LSE scraps plan to suspend inactive cash shells

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The London Stock Exchange has watered down proposals for a clampdown on cash shell companies on AIM, its junior market.

It has scrapped plans to automatically suspend the shares of companies that fail to make an acquisition within a year of flotation. Instead, shareholders will be given an annual vote on whether the company should continue in its existing form.

The Exchange has become concerned over the risks to AIM's reputation from the growing number of cash shell companies which float without having a trading business. There are more than 100 cash shells on the market out of almost 1,000 AIM companies.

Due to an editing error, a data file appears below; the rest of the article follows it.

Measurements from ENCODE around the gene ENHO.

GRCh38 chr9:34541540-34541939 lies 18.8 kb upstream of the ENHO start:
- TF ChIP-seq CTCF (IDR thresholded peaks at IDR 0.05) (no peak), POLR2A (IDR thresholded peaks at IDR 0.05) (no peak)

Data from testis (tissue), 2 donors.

Entrepreneurs often list shell companies to obtain a share currency with which to make larger acquisitions than they would otherwise be able to afford. But their shares are impossible to value and are therefore volatile and subject to rumour-mongering. Investors have also voiced concerns that some shell companies can languish for years without doing a deal, while directors pay themselves a salary from the set-up cash.

Several corporate brokers and advisers are believed to have raised objections to the plan to automatically suspend an inactive shell after a year, and delist it six months later. Mat Wootton, the deputy head of AIM, said: "We were told not to rush a company into a deal in month 11, which might give the vendor an undue advantage."

The Exchange's main proposal, however, will go ahead. From 1 April, all cash shells must be set-up with an initial investment of at least £3m.

The Exchange believes this will mean that most shell companies will require an institutional investor, which it says is likely to demand better corporate governance than private shareholders.